Monday, April 03, 2006

The Failure At Lucent

This weekend's announcement of Lucent's "merger" with Alcatel has brought forth a flurry of commentary and analysis by the business news and entertainment media today. Most of it seemed to focus on two topics: the prospects of success for the combination, and Pat Russo becoming France's first female CEO.

Both topics seem, to me, much simpler than they are being made out to be in the media.

First, let me state that I have never bought Lucent for my portfolio. While it was a high flying growth stock upon its IPO, it came down to earth long before it would have qualified as a consistently superior performer for inclusion in my portfolio. Suffice to say, I see its eventual collapse and, now, rescue via merger, as a testament to the validity of the research and philosophy underlying my equity portfolio strategy.

Regarding the combination of firms, I think you can safely say that Lucent is being taken over, but not "bought," per se, by Alcatel. As frequently occurs in this sort of deal, it's called a merger, and the weaker firm's CEO is often given the resulting CEO position, to placate investors and employees of that firm. However, since the resulting company is clearly being called "French," this, I think, leaves little doubt as to which of the two firms will, in fact, exercise the greater influence in the future.

Next, we come to Pat Russo. What better situation for the French at Alcatel to create than giving Ms. Russo the titular honor of being the "first woman CEO" of a French firm? It's already been widely pre-announced that lots of riot-causing layoffs will be required. Who better to blame than this vanguard of the French boardrooms?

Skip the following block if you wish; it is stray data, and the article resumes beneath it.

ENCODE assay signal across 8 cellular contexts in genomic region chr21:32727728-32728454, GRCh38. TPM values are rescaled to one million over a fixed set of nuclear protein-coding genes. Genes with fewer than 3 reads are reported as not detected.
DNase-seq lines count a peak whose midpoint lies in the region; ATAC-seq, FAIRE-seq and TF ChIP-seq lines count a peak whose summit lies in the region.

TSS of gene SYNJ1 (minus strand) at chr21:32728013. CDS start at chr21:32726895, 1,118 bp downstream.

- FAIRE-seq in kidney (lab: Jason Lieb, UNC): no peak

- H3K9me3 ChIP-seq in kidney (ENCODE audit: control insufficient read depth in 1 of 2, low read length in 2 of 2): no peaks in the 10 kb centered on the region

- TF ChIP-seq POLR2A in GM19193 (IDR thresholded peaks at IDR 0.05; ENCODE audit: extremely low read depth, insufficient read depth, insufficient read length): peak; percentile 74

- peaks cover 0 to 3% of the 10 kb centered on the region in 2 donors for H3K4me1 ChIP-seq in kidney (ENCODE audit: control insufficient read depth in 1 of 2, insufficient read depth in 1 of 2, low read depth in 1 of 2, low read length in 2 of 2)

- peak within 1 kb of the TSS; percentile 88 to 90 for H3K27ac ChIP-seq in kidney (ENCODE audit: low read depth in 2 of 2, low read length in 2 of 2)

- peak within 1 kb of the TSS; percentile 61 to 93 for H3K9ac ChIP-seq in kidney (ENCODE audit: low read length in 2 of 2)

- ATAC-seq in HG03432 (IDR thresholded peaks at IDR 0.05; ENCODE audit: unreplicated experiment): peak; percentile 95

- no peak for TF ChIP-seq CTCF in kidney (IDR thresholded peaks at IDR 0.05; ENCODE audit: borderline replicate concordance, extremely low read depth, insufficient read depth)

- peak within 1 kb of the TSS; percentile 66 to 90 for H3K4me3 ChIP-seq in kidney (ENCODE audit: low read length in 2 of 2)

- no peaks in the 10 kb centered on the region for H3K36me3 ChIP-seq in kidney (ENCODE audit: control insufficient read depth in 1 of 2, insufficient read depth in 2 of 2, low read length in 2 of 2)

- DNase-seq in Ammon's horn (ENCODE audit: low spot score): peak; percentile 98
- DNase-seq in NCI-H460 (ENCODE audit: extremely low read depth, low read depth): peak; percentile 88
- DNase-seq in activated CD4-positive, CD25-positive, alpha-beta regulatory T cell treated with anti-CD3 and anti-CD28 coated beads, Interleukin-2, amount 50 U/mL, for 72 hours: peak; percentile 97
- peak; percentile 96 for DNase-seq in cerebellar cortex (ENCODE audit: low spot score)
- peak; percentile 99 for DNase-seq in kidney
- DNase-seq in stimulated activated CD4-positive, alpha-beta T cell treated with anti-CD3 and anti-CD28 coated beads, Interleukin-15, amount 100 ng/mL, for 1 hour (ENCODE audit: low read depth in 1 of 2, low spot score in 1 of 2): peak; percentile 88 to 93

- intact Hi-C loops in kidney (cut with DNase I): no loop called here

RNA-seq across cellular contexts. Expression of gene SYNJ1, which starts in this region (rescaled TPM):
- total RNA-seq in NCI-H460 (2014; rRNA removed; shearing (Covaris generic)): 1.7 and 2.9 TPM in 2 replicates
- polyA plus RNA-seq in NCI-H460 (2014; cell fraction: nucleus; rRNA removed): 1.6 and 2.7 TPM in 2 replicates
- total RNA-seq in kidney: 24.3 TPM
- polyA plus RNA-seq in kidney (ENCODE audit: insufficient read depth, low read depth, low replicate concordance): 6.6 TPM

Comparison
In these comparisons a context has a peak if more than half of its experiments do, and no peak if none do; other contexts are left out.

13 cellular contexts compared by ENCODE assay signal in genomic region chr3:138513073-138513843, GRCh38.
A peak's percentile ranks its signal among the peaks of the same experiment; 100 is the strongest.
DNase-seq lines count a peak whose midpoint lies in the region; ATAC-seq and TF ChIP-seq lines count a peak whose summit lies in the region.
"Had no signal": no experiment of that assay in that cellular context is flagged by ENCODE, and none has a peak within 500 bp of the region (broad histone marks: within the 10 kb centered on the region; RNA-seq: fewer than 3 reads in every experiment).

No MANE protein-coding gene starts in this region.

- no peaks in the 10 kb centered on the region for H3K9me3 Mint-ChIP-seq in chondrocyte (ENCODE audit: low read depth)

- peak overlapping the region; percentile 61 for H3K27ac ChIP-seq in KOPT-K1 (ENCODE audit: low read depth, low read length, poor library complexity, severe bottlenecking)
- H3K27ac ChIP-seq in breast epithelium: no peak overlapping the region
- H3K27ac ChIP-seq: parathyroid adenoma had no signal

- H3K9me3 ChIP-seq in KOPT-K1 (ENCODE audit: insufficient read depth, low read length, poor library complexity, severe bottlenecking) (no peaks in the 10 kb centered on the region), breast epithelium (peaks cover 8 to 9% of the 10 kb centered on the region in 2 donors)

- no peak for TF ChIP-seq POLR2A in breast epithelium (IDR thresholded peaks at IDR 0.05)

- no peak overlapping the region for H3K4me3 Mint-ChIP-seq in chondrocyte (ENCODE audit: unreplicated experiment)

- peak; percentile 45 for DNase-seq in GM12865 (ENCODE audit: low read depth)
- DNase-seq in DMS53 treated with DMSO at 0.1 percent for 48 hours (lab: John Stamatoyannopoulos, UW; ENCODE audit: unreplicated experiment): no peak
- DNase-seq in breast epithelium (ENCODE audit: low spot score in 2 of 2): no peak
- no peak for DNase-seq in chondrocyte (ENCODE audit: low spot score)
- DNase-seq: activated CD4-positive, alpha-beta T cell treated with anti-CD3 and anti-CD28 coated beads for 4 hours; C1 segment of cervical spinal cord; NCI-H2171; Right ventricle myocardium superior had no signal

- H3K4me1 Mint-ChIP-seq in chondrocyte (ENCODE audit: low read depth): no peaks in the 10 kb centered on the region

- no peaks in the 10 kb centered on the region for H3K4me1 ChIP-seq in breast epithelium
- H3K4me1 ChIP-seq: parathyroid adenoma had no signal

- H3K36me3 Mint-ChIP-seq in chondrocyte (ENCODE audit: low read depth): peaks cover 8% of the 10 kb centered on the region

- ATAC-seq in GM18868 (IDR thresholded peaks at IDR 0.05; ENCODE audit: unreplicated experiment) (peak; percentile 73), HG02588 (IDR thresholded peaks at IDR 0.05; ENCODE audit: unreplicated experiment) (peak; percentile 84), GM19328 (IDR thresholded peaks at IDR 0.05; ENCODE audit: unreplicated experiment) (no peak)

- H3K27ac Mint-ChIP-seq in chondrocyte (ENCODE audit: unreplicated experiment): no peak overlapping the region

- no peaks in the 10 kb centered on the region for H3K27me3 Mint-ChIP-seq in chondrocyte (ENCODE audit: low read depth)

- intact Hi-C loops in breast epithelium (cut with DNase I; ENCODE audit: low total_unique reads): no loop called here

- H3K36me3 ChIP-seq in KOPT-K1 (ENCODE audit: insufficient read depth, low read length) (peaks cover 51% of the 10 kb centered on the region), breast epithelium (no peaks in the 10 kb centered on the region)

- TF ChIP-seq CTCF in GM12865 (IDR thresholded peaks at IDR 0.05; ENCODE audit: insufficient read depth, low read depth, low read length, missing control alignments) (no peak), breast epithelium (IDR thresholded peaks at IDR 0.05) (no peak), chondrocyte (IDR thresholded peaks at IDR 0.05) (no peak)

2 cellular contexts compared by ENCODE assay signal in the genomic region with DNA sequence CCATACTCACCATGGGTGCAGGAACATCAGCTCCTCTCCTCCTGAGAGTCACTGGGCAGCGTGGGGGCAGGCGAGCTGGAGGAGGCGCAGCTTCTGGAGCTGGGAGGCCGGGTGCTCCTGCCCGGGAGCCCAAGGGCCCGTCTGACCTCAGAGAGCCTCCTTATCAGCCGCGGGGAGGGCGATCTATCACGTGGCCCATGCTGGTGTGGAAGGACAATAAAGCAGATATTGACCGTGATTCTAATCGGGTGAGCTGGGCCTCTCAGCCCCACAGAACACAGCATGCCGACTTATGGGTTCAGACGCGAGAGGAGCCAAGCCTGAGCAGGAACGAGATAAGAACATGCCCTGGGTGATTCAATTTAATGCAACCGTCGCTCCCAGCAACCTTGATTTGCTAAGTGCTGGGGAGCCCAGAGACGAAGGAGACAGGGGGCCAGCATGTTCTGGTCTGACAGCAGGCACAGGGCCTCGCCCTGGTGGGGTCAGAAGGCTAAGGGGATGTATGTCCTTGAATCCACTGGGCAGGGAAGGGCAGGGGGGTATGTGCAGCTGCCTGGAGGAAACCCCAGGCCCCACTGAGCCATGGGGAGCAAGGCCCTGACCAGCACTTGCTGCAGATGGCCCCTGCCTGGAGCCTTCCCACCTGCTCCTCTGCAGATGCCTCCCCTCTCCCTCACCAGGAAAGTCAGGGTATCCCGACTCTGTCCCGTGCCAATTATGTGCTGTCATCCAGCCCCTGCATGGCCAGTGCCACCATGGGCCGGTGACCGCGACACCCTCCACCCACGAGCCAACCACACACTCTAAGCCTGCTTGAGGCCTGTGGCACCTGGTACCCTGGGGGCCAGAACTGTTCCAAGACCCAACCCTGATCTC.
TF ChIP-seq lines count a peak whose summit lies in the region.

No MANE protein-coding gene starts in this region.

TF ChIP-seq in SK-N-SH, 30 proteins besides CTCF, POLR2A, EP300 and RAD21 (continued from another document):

Does anyone honestly think that, with Alcatel controlling the combination, and probably dominating the resulting senior staff, giving Russo the CEO job is meant as anything more than providing a sacrificial lamb? It's my guess that in a year or so, things won't be working out as expected, Russo's cultural differences will be blamed, and she will "retire to pursue other interests." Alcatel's management will be able to get back to business their way, without the distractions of American interlopers in the C-suite.

By the way, who really thinks the CEO of either of these limping telecom vendors deserves to be running the combined firm? Russo can hardly be said to have succeed in leading Lucent to success. Does it really seem likely that either CEO can succeed in leading the resulting firm to consistently superior returns in the next few years as a high-growth company? A place neither seems to have visited recently?

No comments: